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Monday's Man

  • David Haines rides to recovery

    It’s been a long ride for David Haines. He’s journeyed from young soldier to armor officer to wounded warrior to chief operating officer of Ride 2 Recovery, an organization out to support wounded warriors through cycling.

    Haines joined the U.S. Army at 18, right out of high school, in his home state of Rhode Island. He was a tank crewman and trained at Fort Knox.

  • A Lucas move could ruin classic video game

    By Forrest Berkshire

    Updating a classic can be tricky.

    Take, for example, the “enhanced” Star Wars trilogy. Never has a man gone from revered to reviled as quickly as George Lucas after the release of his remastered trilogy. It was bad enough when he made those last three prequels with Jar Jar Binks. But then he had to go and mess with the original films, adding in some special effects and tinkering with the storyline just enough to completely destroy the central morality tale of the film. I mean, really George, Greedo shooting first?

  • Continuing a family tradition at ECTC

    Nineteen-year-old Andrew Beasley isn’t the first person in his family to attend Elizabethtown Community and Technical College.

    In fact, he isn’t the second, third, fourth or fifth.

    Beasley, who graduated from ECTC this spring with an associate degree in arts, is the ninth of his siblings to attend the college.

    “There’s 11 of us, total,” he said. “There’s nine boys and two girls.”

  • A father, two sons and baseball

    Baseball often is considered America’s pastime. As a part of that tradition, fathers and sons flock to the fields in summer to coach and play.

    Jeff Gregory and his sons, 12-year-old Jey and 8-year-old Ryder, continue that tradition.

    Gregory grew up in Elizabethtown playing with the Elizabethtown Area Baseball Commission, staring with tee ball and playing all the way through to the big field as a teen.

    He also played at Elizabethtown High School for coach Ron Meyers and was part of the 1992 state runner-up team.

  • Time heals issues, mends relationships for fathers and sons

    I wish I could say my dad and I had a great relationship growing up, but I can’t.

    He worked a lot, which meant he didn’t see his family much. I often would go to the convenience store he and my mom owned just to hang out as a way to spend a little time with him. I thought then the time meant more to me than it did him.

    He was more consumed with paying bills than spending time with his children and enjoying life, it seemed.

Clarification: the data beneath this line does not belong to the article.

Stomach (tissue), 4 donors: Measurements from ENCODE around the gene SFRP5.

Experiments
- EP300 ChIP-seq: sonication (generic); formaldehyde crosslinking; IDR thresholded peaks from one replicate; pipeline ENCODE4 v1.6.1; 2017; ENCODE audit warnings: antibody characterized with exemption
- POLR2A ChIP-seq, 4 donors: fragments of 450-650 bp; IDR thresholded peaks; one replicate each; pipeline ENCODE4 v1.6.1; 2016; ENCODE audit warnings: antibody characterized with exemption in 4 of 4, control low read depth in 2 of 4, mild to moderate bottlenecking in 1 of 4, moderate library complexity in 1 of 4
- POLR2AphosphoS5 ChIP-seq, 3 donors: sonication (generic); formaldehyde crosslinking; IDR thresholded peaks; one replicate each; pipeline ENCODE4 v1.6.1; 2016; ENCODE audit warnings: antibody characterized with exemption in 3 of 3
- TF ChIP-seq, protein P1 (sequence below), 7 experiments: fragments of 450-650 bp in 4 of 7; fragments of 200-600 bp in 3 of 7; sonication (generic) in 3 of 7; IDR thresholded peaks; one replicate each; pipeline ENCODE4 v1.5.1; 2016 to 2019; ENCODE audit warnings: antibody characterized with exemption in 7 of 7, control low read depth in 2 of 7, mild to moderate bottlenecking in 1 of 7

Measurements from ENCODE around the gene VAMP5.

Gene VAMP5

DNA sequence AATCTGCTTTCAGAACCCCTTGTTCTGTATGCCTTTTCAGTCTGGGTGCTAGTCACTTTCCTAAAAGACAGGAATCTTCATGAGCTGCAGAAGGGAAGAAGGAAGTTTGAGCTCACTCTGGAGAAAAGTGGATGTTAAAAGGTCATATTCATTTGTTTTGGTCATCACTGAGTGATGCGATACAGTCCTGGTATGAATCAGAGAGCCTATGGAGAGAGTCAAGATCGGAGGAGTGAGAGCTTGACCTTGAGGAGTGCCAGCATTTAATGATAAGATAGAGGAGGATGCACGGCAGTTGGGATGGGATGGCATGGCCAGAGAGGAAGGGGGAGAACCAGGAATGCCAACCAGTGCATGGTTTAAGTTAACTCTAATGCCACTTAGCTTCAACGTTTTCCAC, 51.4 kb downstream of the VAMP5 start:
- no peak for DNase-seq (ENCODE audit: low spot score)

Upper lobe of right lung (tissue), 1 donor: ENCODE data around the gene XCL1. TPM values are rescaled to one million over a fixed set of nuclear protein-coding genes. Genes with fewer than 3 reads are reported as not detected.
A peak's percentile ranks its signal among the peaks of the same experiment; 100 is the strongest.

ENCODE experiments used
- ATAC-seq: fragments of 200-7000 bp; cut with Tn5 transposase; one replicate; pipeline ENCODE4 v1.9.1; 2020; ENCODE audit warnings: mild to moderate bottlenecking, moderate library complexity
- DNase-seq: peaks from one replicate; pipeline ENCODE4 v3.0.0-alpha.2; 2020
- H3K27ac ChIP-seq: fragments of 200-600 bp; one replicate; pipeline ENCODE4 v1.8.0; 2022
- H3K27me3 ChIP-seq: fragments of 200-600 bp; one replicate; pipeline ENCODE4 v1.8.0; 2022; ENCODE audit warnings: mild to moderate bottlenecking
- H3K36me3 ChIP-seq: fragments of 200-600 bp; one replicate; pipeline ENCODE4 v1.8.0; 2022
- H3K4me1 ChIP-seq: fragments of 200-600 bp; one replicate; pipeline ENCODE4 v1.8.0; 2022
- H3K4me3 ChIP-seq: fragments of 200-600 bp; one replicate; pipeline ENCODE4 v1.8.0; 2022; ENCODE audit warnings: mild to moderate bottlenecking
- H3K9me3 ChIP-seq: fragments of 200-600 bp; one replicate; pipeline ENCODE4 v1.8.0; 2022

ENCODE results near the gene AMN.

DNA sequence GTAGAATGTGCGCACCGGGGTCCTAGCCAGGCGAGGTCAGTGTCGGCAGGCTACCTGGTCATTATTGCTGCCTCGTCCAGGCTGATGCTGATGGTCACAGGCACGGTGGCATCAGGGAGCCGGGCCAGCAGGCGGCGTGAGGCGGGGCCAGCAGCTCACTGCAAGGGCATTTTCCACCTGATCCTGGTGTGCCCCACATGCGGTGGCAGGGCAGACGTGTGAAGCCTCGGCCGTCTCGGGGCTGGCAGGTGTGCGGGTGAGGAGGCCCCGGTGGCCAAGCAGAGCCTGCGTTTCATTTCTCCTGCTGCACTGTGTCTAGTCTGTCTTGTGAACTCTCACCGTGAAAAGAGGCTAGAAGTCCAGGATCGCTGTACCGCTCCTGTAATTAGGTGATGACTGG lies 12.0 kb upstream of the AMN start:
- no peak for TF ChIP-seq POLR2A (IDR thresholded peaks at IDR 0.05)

• Farming like their forefathers

    Just beyond the front porch of the Mobley home off St. John Road, vibrant green rows of crops stretch across some of the 400 acres, a testament to the unbroken family line of farmers who have worked the land for five generations.

    “Mobleys came here in 1901,” said Kevin Mobley, 48.

    The long line has included fathers teaching sons to farm the land, planting, fertilizing and harvesting crops.

    “My dad was the only boss I ever had,” Kevin said.

  • The Art of Performance: Knuckleball turns out to be performance pitch

    There is only one knuckleball pitcher in the major leagues in 2012. He is Robert Allen Dickey, better known as R.A.

    This 37-year-old pitcher has been experiencing success with the knuckleball since last year. He is 8-1 with the New York Mets and has the most wins of any pitcher on the team’s staff.

    A Nashville native, he graduated from the University of Tennessee, where he was an English major. He made the U.S. Olympic team and won both games he pitched at the Olympics.

  • Sage Benado's musical innovation

    If you’ve bought a country music album lately, you’ve likely heard the results of Sage Benado’s pedal board design.

    A guitar pedal is a foot operated device that’s used for producing altered sound for an electric guitar. Functions such as reverb and distortion can be controlled  using a pedal.

    Two of Nashville’s most popular session recording musicians, Brent Mason and Paul Franklin, are among those who use the Benado Effects pedal.

  • Balanced life includes boat making, bowl turning

    Creating a balance in his life, psychologist Rollin Rhodes has made time to do a number of things he enjoys, not the least of which is building and sailing full-size wooden boats.

    Rhodes, who has his own practice and also works at Ireland Army Community Hospital, said he began crafting boats as an offshoot of his woodworking hobby. Boat building proved to be the most challenging of his woodworking projects.

    “There’s nothing square about them,” he said.

  • This Digital Life: Click-saving shortcuts add up

    Sometimes it is easy to take for granted what you think people know.